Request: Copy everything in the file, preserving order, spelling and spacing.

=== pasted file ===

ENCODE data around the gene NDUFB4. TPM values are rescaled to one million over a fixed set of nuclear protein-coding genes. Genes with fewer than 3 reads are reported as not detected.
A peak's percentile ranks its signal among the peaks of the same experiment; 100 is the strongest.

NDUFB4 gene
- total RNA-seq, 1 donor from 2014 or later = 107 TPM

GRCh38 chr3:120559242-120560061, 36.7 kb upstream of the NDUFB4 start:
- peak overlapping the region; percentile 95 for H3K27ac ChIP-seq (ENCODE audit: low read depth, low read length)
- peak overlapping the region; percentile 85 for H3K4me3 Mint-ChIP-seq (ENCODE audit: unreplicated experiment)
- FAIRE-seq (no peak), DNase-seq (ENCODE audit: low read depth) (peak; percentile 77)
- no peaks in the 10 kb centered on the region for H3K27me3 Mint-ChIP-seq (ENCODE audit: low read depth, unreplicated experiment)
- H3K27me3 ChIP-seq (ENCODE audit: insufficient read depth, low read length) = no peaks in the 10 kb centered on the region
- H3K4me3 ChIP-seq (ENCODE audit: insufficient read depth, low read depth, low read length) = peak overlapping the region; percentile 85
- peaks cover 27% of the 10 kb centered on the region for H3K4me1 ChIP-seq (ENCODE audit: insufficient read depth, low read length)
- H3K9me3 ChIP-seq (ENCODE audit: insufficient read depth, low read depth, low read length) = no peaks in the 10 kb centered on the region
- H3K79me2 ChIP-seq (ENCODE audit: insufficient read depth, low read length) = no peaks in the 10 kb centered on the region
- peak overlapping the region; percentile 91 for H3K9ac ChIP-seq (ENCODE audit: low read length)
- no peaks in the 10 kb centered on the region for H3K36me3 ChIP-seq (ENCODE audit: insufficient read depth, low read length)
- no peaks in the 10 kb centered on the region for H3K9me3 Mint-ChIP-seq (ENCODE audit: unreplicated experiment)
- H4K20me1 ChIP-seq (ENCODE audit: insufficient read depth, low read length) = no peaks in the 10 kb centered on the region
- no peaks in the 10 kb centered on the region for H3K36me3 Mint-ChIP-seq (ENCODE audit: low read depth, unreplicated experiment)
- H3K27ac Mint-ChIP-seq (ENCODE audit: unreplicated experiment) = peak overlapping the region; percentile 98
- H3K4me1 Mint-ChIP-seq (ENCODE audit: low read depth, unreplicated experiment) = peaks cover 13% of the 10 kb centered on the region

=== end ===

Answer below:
ENCODE data around the gene NDUFB4. TPM values are rescaled to one million over a fixed set of nuclear protein-coding genes. Genes with fewer than 3 reads are reported as not detected.
A peak's percentile ranks its signal among the peaks of the same experiment; 100 is the strongest.

NDUFB4 gene
- total RNA-seq, 1 donor from 2014 or later = 107 TPM

GRCh38 chr3:120559242-120560061, 36.7 kb upstream of the NDUFB4 start:
- peak overlapping the region; percentile 95 for H3K27ac ChIP-seq (ENCODE audit: low read depth, low read length)
- peak overlapping the region; percentile 85 for H3K4me3 Mint-ChIP-seq (ENCODE audit: unreplicated experiment)
- FAIRE-seq (no peak), DNase-seq (ENCODE audit: low read depth) (peak; percentile 77)
- no peaks in the 10 kb centered on the region for H3K27me3 Mint-ChIP-seq (ENCODE audit: low read depth, unreplicated experiment)
- H3K27me3 ChIP-seq (ENCODE audit: insufficient read depth, low read length) = no peaks in the 10 kb centered on the region
- H3K4me3 ChIP-seq (ENCODE audit: insufficient read depth, low read depth, low read length) = peak overlapping the region; percentile 85
- peaks cover 27% of the 10 kb centered on the region for H3K4me1 ChIP-seq (ENCODE audit: insufficient read depth, low read length)
- H3K9me3 ChIP-seq (ENCODE audit: insufficient read depth, low read depth, low read length) = no peaks in the 10 kb centered on the region
- H3K79me2 ChIP-seq (ENCODE audit: insufficient read depth, low read length) = no peaks in the 10 kb centered on the region
- peak overlapping the region; percentile 91 for H3K9ac ChIP-seq (ENCODE audit: low read length)
- no peaks in the 10 kb centered on the region for H3K36me3 ChIP-seq (ENCODE audit: insufficient read depth, low read length)
- no peaks in the 10 kb centered on the region for H3K9me3 Mint-ChIP-seq (ENCODE audit: unreplicated experiment)
- H4K20me1 ChIP-seq (ENCODE audit: insufficient read depth, low read length) = no peaks in the 10 kb centered on the region
- no peaks in the 10 kb centered on the region for H3K36me3 Mint-ChIP-seq (ENCODE audit: low read depth, unreplicated experiment)
- H3K27ac Mint-ChIP-seq (ENCODE audit: unreplicated experiment) = peak overlapping the region; percentile 98
- H3K4me1 Mint-ChIP-seq (ENCODE audit: low read depth, unreplicated experiment) = peaks cover 13% of the 10 kb centered on the region